thu 07/07/2022

Opinion: Frieze Art Fair spells bad news for art | reviews, news & interviews

Opinion: Frieze Art Fair spells bad news for art

Opinion: Frieze Art Fair spells bad news for art

Sarah Kent argues that the success of Frieze now means commerce not creativity rules

With the Frieze Art Fair now upon us, the only sane response for anyone interested in art is to leave London until the wretched event is over. Art fairs are for art what pimps are for virgins, to misquote Barnett Newman. The work, in other words, doesn’t stand a chance. And just as supermarkets don’t give shelf space to products for you to admire the packaging, art fairs don’t display work for you to look at and enjoy. In each case, the point is to purchase.

So why should this matter when commercial galleries do it all the time? It’s a question of degree. In galleries, an artist’s work is given enough space and respect for it to be properly seen and understood; in art fairs artworks by different artists are hung cheek-by-jowl, often without any labels let alone proper explanation. And treating art as merchandise denies the viewer the chance to engage with it in a meaningful, more interesting way. Ultimately, this robs the work of its raison d'être.

Frieze_crowdSome dealers try to introduce a degree of dignity to Frieze by furnishing their booths in style, but it doesn’t change the fact that they are housed in a tent (pictured right) resembling a cattle market and are competing for attention with hordes of others. Art should induce thought and quiet contemplation; in this environment, it has to scream to be noticed.

Gradually, this has brought about a profound shift in our perceptions. Take, for example, the term “art appreciation”. When I taught the subject it was about understanding and valuing art for its own sake regardless of who owned it; now art appreciation means understanding the market, assessing how much a work will accrue in value and watching as prices soar. It’s about making money rather than engaging with ideas.

Amanda Sharp, co-founder of Frieze, argues that contemporary art is for everyone. She may believe this, but it doesn’t stop the fair being aimed primarily at the stinking rich. Flown in from all over the world, wealthy collectors will gain access before everyone else and won’t even pay for the privilege, in the assumption that they’ll fork out large sums for expensive items.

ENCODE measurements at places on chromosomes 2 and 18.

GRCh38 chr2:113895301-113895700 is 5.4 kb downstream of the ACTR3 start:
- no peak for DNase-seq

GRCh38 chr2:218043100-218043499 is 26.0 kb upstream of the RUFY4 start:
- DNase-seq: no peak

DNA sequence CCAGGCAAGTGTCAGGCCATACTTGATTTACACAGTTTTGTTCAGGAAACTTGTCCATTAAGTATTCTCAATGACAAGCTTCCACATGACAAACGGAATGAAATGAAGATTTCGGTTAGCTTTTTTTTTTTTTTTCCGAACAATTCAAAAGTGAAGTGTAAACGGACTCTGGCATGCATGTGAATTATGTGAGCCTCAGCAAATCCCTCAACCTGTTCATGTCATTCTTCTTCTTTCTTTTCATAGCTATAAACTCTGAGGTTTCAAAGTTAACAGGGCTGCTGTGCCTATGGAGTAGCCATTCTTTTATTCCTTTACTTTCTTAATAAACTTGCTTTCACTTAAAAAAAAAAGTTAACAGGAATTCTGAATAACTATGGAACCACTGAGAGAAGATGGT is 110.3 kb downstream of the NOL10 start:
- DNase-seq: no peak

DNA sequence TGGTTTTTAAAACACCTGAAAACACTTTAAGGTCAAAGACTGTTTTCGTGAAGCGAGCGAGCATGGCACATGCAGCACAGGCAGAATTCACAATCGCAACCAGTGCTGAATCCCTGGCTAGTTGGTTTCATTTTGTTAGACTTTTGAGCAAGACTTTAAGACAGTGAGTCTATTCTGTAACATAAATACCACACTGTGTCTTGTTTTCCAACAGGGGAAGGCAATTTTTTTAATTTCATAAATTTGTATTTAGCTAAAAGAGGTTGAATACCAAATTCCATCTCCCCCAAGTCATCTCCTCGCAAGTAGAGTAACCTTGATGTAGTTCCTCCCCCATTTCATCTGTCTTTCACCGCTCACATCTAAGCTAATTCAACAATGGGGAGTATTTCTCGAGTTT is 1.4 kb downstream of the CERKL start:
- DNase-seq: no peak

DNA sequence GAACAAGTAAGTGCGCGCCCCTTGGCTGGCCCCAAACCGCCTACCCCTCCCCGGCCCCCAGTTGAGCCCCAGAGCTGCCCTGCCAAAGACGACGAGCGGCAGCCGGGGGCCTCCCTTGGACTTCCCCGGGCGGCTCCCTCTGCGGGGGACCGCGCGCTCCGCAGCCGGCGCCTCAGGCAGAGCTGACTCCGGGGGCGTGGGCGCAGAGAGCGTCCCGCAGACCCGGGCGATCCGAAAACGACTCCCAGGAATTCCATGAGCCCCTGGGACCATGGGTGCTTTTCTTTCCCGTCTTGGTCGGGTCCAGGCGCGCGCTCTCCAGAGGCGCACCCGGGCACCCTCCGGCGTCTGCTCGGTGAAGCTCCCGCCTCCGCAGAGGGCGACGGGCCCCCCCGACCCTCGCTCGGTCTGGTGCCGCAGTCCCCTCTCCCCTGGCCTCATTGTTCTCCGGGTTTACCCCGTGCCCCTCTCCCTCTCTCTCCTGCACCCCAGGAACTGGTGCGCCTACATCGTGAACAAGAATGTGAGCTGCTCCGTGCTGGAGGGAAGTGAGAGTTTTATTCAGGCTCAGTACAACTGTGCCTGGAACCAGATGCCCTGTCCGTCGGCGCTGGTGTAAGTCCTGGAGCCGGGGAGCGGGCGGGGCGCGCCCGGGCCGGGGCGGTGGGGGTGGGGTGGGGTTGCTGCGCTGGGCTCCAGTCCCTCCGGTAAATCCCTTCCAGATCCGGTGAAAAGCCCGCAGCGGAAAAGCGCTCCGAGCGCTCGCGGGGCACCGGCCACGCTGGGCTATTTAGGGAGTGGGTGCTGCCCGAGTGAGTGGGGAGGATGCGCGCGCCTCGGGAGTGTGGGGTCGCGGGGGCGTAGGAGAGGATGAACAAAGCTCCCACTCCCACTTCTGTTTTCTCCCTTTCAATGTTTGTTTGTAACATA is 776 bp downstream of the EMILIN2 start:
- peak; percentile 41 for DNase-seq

While you trudge home on the tube, they will be wafted in VIP limos to champagne receptions, dinners and parties where they will be flattered and fawned on because they wield the power in the art world - despite the fact that many rely on consultants to advise them because they are pig-ignorant about art. They merely collect it as a safer investment than the volatile stock market.

Does any of this matter? At a time when public funding for the arts is under threat, surely we should be glad the art market is booming and that private patronage keeps the merry-go-round spinning. But the influx of cash has done more than enliven the market; it has fundamentally changed the atmosphere and the ethos.

The cash may be flowing, but the cost is too high. Creativity is the first casualty

When Tate Modern opened in April 2000 it put London on the map as an international centre for contemporary art. When Frieze first pitched its tent in Regent's Park three years later, it provided confirmation that London had also become a commercial hub, a worthwhile venue for international dealers such as Gagosian, Spovieri and Hauser & Wirth to set up shop.

And this shift from cultural to commercial centre has caused an inexorable slippage of power from museums, public galleries, curators and critics towards dealers, collectors and patrons – from making and exhibiting art towards promoting and selling it, and from people with intelligent thoughts to those with deep pockets. Published in 1994, my book about young British artists was titled Shark Infested Waters in acknowledgement of the role played by Damien Hirst in promoting his generation. A book about the London art scene written 10 years later might well be called Money Muddies the Waters.

The cash may be flowing, but the cost is too high. Creativity is the first casualty. Take fringe galleries, for instance. Run by artists, they were far more than spaces in which to exhibit; they were catalysts, places where enthusiasms could be shared and ideas discussed. Now most so-called fringe galleries are run by wannabe entrepreneurs keen to get rich and become the next Jay Jopling, director of White Cube.

Fed up with having no time to think because of the pressure to perform for collectors and the media alike, two of our most interesting and successful artists, Tacita Dean and Mona Hatoum, have upped sticks and moved to Berlin which, by comparison, is a safe haven, a place that allows them to think creatively and stay in touch with the reason they make art in the first place.

Meanwhile, London has become like New York, full of smart galleries catering for rich collectors while the grass roots are dying. It’s mainly a question of emphasis and motivation. Hunger for money rarely makes for good art; hunger for experience and ideas, on the other hand, is likely to foster the worthwhile and the genuinely innovative rather than the merely eye-catching and the eager to please.

Comments

Barnett Newman said what??!

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